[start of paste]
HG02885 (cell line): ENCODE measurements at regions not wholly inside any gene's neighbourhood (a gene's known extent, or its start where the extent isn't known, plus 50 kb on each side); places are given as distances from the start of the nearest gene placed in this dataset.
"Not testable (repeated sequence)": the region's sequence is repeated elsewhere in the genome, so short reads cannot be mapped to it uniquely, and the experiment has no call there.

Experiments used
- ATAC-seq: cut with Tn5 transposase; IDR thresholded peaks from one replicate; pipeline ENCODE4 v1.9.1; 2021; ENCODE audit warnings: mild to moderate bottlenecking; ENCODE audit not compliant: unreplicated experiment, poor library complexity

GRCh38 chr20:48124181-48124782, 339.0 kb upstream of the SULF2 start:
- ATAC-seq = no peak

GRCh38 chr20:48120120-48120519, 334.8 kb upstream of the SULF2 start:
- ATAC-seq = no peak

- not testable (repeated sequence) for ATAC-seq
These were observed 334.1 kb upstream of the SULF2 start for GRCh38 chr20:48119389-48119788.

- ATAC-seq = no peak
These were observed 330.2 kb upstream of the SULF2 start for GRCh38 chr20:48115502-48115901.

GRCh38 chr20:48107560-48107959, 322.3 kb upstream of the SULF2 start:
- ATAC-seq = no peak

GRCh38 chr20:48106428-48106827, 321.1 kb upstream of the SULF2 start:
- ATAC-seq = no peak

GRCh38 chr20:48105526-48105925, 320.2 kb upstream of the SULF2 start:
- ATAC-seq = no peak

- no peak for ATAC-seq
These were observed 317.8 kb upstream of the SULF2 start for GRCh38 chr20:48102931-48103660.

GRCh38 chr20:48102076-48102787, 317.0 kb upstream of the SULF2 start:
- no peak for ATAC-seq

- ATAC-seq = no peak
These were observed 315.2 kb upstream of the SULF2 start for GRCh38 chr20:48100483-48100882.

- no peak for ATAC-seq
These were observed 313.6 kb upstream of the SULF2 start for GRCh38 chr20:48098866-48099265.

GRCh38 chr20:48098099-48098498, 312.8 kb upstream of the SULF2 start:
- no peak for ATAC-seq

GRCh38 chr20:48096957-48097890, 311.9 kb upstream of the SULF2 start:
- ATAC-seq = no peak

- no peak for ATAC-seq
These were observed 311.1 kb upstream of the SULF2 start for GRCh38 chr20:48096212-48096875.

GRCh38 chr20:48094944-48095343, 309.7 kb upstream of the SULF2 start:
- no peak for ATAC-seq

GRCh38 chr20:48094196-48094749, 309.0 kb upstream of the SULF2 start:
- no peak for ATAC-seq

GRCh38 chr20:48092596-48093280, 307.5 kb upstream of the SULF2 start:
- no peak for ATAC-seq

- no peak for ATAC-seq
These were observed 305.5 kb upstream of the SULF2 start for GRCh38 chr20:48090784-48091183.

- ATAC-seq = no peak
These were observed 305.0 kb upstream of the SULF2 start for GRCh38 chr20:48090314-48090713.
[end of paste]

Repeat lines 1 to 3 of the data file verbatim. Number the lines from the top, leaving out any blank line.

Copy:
HG02885 (cell line): ENCODE measurements at regions not wholly inside any gene's neighbourhood (a gene's known extent, or its start where the extent isn't known, plus 50 kb on each side); places are given as distances from the start of the nearest gene placed in this dataset.
"Not testable (repeated sequence)": the region's sequence is repeated elsewhere in the genome, so short reads cannot be mapped to it uniquely, and the experiment has no call there.

Experiments used